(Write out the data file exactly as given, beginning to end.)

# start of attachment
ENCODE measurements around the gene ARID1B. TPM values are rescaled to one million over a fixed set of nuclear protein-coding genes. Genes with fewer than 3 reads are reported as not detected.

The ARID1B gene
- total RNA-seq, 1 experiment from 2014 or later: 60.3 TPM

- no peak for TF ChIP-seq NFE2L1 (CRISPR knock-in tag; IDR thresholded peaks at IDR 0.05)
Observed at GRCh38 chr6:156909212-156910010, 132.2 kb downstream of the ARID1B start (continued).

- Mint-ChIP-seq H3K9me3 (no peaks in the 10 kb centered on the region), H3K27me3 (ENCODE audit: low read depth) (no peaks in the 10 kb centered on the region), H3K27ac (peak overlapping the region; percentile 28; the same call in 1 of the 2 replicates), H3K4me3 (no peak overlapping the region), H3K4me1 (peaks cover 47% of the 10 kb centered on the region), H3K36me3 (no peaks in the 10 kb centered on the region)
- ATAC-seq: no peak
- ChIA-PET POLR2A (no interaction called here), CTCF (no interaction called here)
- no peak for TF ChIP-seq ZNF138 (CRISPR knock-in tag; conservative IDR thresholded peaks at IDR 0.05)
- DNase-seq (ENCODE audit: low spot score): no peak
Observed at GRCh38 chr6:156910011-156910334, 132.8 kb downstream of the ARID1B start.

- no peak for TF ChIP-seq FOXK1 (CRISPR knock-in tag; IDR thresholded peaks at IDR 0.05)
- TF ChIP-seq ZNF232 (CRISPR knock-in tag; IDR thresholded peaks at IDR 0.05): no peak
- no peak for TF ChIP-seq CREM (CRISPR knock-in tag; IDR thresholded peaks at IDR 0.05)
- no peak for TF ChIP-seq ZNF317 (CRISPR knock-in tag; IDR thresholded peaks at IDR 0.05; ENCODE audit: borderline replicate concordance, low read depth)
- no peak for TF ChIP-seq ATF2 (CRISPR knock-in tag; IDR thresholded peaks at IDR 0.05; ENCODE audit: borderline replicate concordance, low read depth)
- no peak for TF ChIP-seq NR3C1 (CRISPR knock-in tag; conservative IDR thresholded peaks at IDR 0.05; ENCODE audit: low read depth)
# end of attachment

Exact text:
ENCODE measurements around the gene ARID1B. TPM values are rescaled to one million over a fixed set of nuclear protein-coding genes. Genes with fewer than 3 reads are reported as not detected.

The ARID1B gene
- total RNA-seq, 1 experiment from 2014 or later: 60.3 TPM

- no peak for TF ChIP-seq NFE2L1 (CRISPR knock-in tag; IDR thresholded peaks at IDR 0.05)
Observed at GRCh38 chr6:156909212-156910010, 132.2 kb downstream of the ARID1B start (continued).

- Mint-ChIP-seq H3K9me3 (no peaks in the 10 kb centered on the region), H3K27me3 (ENCODE audit: low read depth) (no peaks in the 10 kb centered on the region), H3K27ac (peak overlapping the region; percentile 28; the same call in 1 of the 2 replicates), H3K4me3 (no peak overlapping the region), H3K4me1 (peaks cover 47% of the 10 kb centered on the region), H3K36me3 (no peaks in the 10 kb centered on the region)
- ATAC-seq: no peak
- ChIA-PET POLR2A (no interaction called here), CTCF (no interaction called here)
- no peak for TF ChIP-seq ZNF138 (CRISPR knock-in tag; conservative IDR thresholded peaks at IDR 0.05)
- DNase-seq (ENCODE audit: low spot score): no peak
Observed at GRCh38 chr6:156910011-156910334, 132.8 kb downstream of the ARID1B start.

- no peak for TF ChIP-seq FOXK1 (CRISPR knock-in tag; IDR thresholded peaks at IDR 0.05)
- TF ChIP-seq ZNF232 (CRISPR knock-in tag; IDR thresholded peaks at IDR 0.05): no peak
- no peak for TF ChIP-seq CREM (CRISPR knock-in tag; IDR thresholded peaks at IDR 0.05)
- no peak for TF ChIP-seq ZNF317 (CRISPR knock-in tag; IDR thresholded peaks at IDR 0.05; ENCODE audit: borderline replicate concordance, low read depth)
- no peak for TF ChIP-seq ATF2 (CRISPR knock-in tag; IDR thresholded peaks at IDR 0.05; ENCODE audit: borderline replicate concordance, low read depth)
- no peak for TF ChIP-seq NR3C1 (CRISPR knock-in tag; conservative IDR thresholded peaks at IDR 0.05; ENCODE audit: low read depth)